The quest for digital skills

November 26, 2012

As a forward-thinking strategy for rebalancing the economy, it makes sense to aim for the UK being the best place in the world to start, run and grow a high-tech company. The internet is where the growth is: it already accounts for a greater share of Gross Domestic Product (GDP) in the UK than in any other G20 country, and businesses that take advantage of the web grow three times as fast as their offline peers.

What’s more, Britain has a great tradition of design and innovation and more world-leading universities than any country apart from the US. If we can get a few other ingredients right, then there is tremendous potential for growth powered by high-impact digital entrepreneurship.

Top of the list must be access to talent. Digital businesses cannot run without smart, talented people. Walk into any start-up incubator or hit the online jobs boards and you will see a wall of adverts for coders and designers. Ultimately we have to get better at teaching our children how to create software rather than just use it, as well as putting more emphasis on both science and the creative disciplines that provide a foundation for working in a digital economy.

In the short term, we have to make it easier for start-ups struggling to complete their teams to bring highly skilled employees in from overseas. If we want future generations of British graduates to have bright career opportunities in the digital sector, then it is critical that we set the right conditions now so the sector can grow and thrive in the meantime.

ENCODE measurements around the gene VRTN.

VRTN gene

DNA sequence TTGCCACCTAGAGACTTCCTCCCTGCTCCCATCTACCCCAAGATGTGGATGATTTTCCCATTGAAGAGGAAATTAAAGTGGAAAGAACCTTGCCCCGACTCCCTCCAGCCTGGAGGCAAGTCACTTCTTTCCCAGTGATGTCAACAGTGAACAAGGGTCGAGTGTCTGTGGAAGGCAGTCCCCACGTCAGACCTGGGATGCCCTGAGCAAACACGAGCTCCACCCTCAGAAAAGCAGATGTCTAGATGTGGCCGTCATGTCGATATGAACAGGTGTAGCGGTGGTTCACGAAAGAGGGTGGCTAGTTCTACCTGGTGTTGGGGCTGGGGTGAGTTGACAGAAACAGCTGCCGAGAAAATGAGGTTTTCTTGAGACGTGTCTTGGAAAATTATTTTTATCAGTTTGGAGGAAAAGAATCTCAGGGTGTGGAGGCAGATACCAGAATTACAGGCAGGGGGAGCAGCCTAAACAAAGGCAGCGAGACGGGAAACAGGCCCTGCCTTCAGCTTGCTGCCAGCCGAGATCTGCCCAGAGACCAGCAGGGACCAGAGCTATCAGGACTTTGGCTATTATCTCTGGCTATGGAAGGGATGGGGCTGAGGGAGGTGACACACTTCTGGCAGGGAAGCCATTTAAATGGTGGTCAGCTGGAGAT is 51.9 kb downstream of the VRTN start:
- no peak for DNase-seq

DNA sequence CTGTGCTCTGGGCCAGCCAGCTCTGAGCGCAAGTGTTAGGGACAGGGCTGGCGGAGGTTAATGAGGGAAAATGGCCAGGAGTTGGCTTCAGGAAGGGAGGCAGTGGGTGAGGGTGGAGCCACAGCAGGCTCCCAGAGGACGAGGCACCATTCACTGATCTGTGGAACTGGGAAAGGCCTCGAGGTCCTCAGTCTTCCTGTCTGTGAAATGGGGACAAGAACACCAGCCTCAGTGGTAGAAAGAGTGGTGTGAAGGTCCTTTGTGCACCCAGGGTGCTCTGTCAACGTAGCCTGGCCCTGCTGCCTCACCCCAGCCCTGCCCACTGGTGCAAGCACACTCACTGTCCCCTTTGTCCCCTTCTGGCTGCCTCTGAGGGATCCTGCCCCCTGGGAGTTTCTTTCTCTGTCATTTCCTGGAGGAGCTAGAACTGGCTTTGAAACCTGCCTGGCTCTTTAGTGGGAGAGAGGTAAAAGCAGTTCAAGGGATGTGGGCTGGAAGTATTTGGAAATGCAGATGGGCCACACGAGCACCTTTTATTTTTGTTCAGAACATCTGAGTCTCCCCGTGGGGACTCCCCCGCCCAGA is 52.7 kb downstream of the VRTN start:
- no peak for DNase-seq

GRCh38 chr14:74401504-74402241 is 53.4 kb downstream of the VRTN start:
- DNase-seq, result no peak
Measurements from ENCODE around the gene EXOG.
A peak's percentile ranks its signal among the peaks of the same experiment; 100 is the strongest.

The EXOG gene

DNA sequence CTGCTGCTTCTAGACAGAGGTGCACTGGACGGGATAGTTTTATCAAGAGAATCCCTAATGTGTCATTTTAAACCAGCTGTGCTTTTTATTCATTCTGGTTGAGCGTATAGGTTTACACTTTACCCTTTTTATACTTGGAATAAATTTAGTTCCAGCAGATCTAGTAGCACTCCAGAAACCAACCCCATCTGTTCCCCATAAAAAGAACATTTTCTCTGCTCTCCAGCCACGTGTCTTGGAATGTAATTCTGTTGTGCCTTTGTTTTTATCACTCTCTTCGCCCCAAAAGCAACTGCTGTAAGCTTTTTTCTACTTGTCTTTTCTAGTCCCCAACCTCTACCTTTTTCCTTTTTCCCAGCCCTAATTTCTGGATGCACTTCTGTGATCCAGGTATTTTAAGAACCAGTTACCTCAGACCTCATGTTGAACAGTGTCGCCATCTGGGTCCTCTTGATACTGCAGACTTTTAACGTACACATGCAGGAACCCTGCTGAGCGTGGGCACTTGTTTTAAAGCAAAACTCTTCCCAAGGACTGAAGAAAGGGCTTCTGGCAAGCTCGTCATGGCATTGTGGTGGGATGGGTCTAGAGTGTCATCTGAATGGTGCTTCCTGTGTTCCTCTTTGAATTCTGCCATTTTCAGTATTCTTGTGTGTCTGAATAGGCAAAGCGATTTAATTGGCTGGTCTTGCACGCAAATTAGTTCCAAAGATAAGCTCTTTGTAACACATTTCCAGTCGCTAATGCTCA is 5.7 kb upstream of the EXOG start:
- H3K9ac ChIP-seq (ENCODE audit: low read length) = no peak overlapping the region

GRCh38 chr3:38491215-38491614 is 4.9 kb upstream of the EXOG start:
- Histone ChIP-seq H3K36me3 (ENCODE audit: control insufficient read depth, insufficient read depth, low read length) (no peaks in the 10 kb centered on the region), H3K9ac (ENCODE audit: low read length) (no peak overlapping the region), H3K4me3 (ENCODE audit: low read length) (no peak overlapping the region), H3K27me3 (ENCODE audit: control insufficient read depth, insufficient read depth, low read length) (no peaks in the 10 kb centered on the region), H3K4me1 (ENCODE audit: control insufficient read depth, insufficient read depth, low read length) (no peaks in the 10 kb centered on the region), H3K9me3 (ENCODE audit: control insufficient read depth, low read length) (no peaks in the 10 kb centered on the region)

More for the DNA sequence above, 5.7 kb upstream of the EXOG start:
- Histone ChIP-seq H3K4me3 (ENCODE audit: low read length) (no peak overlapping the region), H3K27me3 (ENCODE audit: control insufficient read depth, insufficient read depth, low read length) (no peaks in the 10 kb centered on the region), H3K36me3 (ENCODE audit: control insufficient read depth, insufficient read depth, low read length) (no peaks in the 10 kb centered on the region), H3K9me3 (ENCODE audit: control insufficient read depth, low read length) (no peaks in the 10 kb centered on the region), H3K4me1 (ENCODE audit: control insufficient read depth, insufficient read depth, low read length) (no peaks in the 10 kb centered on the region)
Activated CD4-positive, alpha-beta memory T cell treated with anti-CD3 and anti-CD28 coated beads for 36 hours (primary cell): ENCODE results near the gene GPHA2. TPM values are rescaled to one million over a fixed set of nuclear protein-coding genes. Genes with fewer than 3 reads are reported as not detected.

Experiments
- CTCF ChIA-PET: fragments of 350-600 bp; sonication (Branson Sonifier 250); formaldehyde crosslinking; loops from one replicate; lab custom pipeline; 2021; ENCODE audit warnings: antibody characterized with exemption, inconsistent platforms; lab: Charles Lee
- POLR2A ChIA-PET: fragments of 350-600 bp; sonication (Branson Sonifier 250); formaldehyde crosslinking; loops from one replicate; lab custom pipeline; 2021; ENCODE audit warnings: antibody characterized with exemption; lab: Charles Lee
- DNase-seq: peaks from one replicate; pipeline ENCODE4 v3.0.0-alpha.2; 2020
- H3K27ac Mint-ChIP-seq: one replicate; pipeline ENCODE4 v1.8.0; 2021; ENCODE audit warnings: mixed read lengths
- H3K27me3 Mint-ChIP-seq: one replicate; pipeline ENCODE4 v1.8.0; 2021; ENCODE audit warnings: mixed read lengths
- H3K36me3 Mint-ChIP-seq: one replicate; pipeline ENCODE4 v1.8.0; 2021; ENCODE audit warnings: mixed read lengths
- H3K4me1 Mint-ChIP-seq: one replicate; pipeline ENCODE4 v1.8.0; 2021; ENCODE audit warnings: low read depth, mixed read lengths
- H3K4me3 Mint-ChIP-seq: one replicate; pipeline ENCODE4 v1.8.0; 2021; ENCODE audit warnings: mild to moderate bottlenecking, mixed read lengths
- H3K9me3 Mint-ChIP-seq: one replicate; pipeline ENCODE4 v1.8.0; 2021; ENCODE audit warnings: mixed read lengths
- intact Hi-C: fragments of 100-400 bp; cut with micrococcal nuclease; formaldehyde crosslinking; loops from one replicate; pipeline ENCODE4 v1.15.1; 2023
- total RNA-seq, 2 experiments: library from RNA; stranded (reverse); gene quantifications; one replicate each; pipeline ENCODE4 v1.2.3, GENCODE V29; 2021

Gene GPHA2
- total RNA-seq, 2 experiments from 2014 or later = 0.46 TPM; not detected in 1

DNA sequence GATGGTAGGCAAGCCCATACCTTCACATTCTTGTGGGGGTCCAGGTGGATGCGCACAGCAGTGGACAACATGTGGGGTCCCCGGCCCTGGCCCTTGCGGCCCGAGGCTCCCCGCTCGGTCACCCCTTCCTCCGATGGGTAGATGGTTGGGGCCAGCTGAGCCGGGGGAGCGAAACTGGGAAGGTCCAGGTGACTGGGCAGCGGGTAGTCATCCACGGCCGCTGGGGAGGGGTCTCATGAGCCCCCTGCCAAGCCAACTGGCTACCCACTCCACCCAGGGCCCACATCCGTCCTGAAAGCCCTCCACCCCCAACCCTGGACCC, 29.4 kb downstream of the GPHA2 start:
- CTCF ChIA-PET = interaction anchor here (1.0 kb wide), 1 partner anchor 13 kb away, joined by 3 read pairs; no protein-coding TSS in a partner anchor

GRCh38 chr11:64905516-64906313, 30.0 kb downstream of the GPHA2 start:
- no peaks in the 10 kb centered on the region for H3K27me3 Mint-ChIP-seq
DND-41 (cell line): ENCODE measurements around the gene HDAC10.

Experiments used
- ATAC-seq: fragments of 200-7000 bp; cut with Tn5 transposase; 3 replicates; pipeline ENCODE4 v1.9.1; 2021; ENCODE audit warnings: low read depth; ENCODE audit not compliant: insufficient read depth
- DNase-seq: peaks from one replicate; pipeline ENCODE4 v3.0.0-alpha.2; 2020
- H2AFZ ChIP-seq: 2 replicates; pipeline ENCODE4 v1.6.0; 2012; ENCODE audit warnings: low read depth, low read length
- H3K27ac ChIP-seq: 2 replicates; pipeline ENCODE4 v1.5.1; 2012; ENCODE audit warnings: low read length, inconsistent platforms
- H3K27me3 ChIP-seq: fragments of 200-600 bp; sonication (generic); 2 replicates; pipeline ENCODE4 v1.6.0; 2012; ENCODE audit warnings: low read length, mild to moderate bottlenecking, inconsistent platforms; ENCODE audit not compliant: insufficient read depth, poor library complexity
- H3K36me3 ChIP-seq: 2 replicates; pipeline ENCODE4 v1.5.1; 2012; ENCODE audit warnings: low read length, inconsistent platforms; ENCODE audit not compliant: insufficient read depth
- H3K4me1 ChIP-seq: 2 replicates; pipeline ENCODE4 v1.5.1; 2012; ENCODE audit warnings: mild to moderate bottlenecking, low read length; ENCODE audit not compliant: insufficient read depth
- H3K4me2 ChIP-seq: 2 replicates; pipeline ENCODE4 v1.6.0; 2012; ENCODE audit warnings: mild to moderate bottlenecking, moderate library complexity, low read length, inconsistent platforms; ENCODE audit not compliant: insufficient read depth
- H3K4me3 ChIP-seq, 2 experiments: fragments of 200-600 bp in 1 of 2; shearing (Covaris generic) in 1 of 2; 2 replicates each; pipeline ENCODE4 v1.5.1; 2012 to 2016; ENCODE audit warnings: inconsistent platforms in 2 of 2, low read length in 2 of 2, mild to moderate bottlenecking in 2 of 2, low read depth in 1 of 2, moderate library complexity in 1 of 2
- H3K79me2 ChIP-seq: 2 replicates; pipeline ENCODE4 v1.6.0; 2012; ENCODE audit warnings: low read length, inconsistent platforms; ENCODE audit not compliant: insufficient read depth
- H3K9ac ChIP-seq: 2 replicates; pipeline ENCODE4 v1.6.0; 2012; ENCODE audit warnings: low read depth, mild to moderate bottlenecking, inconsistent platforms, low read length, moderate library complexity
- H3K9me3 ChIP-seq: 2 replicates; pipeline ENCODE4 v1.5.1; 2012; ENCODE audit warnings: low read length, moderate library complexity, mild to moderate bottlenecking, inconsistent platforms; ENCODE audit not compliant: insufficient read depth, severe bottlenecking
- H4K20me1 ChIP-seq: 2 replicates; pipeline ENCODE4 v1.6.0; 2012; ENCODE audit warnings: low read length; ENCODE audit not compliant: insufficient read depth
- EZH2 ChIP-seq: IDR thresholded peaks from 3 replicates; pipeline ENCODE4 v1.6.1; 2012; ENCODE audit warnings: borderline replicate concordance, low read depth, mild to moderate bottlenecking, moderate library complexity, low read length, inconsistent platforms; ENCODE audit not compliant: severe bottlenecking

In recent research published by Policy Exchange, digital businesses ranging from early-stage start-ups through to established international companies talked about the huge benefits of bringing the best global talent into a business. There is a strong sense that today’s digital businesses are facing a global competition for the right people. Developers and coders are less bound by geography than ever before – so there is a huge opportunity for competitive advantage if you can attract them to your business.

The benefits of attracting overseas talent is exemplified by experience in the US – particularly California, which is home to nearly half the top 100 digital start-ups in the world. Companies like Intel, Yahoo!, Google, eBay and YouTube were all co-founded by immigrant entrepreneurs. They are now major global businesses. We need to create the right conditions to ensure that the UK lives up to its potential to be a world leader in the digital economy.

This article originally appeared on Business Up Close’s website

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